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I (of course) admit all patients with presumed bacterial meningitis to the =
hospital.  However, I think the issue being bantered about is what is the =
actual risk to the patient with bacterial meningitis who otherwise does =
not need to be admitted just to receive i.v. antibiotics.  One answer =
would be obtained from a literature search of complications not apparent =
in the ED for these patients and when they occur.  Baraff reviewed =
reported mortality and sequalae in 4920 children (abstract below) with =
bacterial meningitis.   It makes me wonder if we could prospectively =
identify patients with bacterial meningitis who might need only short term =
hospitalization or extended ED-based observation.
Tom Terndrup, MD
Syracuse
 
Authors Baraff LJ. Lee SI. Schriger DL. Institution UCLA Emergency =
Medicine Center 90024. Title Outcomes of bacterial meningitis in children: =
a meta-analysis.Source Pediatric Infectious Disease Journal. 12(5):389-94, =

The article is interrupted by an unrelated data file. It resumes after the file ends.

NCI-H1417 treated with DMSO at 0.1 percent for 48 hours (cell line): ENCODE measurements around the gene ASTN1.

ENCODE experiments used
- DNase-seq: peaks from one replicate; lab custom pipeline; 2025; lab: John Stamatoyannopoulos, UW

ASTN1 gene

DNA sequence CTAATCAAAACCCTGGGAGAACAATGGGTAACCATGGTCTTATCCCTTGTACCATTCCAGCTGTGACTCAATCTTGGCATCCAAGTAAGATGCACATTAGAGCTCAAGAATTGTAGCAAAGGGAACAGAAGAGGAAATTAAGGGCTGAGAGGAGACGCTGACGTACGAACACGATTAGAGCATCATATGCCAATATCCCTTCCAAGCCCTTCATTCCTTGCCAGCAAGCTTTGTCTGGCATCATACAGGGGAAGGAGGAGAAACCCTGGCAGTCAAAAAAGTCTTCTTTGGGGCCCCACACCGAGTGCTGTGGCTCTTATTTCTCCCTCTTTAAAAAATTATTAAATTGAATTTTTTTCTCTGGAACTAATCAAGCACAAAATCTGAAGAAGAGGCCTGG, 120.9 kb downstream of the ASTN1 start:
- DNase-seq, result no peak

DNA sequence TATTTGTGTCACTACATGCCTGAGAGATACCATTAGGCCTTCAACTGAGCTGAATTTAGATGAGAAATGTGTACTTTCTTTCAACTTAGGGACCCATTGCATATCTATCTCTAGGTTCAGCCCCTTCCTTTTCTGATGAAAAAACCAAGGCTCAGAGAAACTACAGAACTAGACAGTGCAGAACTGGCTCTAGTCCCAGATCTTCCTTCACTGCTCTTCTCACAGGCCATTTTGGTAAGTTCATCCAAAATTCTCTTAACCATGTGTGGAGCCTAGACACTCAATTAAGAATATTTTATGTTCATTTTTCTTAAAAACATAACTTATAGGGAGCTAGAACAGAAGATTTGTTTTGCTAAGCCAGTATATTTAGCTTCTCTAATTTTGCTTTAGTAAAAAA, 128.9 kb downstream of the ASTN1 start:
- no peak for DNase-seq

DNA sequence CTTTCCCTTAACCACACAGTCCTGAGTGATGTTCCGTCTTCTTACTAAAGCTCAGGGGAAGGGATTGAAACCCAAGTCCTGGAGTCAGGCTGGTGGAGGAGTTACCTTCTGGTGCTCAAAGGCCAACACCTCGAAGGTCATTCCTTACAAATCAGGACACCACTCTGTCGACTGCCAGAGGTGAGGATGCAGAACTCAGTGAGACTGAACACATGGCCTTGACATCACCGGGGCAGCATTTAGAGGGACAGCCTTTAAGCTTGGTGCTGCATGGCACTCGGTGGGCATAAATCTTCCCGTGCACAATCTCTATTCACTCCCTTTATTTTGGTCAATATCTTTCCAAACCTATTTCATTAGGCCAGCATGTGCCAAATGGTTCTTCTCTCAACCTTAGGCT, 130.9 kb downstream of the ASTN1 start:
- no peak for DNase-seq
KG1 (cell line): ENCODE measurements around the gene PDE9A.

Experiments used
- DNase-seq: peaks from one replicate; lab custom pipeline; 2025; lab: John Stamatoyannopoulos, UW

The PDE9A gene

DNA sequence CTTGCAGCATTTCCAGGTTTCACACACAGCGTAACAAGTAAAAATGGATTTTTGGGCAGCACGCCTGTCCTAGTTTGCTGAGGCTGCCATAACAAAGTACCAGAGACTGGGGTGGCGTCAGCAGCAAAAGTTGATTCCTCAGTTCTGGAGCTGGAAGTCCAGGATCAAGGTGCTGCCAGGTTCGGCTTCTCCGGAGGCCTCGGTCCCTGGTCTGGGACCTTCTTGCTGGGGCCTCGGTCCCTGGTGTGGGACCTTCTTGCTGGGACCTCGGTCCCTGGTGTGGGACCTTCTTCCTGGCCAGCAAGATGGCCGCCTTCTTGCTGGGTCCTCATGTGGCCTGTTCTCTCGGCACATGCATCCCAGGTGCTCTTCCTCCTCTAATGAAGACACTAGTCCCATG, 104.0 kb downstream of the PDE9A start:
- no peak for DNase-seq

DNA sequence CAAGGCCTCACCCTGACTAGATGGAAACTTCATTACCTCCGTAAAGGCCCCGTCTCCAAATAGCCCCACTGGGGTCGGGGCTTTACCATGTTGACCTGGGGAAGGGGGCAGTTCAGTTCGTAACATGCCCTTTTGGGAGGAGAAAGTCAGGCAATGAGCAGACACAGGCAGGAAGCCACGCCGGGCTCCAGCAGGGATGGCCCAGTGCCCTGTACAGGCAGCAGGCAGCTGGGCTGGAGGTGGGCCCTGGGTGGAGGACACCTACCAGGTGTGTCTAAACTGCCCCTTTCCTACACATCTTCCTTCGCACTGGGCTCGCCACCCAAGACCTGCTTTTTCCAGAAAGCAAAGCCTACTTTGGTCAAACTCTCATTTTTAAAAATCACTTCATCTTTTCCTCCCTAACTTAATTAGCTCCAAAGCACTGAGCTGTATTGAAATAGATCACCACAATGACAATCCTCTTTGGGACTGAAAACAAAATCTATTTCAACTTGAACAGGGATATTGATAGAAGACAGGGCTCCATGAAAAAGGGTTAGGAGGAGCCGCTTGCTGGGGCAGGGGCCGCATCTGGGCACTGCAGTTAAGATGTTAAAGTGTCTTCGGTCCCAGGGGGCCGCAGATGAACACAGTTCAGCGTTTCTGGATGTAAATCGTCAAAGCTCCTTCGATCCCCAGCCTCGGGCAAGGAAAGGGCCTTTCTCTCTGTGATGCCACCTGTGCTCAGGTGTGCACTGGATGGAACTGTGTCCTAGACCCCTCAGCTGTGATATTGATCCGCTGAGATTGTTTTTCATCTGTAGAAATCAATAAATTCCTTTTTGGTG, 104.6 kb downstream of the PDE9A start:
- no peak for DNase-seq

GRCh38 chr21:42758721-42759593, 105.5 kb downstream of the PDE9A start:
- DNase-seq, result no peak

1993 May.
Abstract We abstracted the results of all English language reports of the =
outcomes of bacterial meningitis published after 1955. We used hierarchical=
 Bayesian meta-analysis to determine the overall and organism-specific =
frequencies of death and persistent neurologic sequelae in children 2 =
months to 19 years of age. A total of 4920 children with acute bacterial =
meningitis were included in 45 reports that met the inclusion criteria. =
Children described in the 19 reports of prospectively enrolled cohorts =
from developed countries had lower mortality (4.8% vs. 8.1%) and were more =
likely to have no sequelae (82.5% vs. 73.9%). In these 19 studies 1602 =
children were evaluated for at least 1 sequela after hospital discharge. =
The mean probabilities of these sequelae were: deafness, 10.5%; bilateral =
severe or profound deafness, 5.1%; mental retardation, 4.2%; spasticity =
and/or paresis, 3.5%; seizure disorder, 4.2%; and no detectable sequelae, =
83.6%. Mean probabilities of outcomes varied significantly by etiologic =
bacteria, e.g. mortality: Haemophilus influenzae, 3.8%; Neisseria =
meningitis, 7.5%; Streptococcus pneumoniae, 15.3%.=20
 
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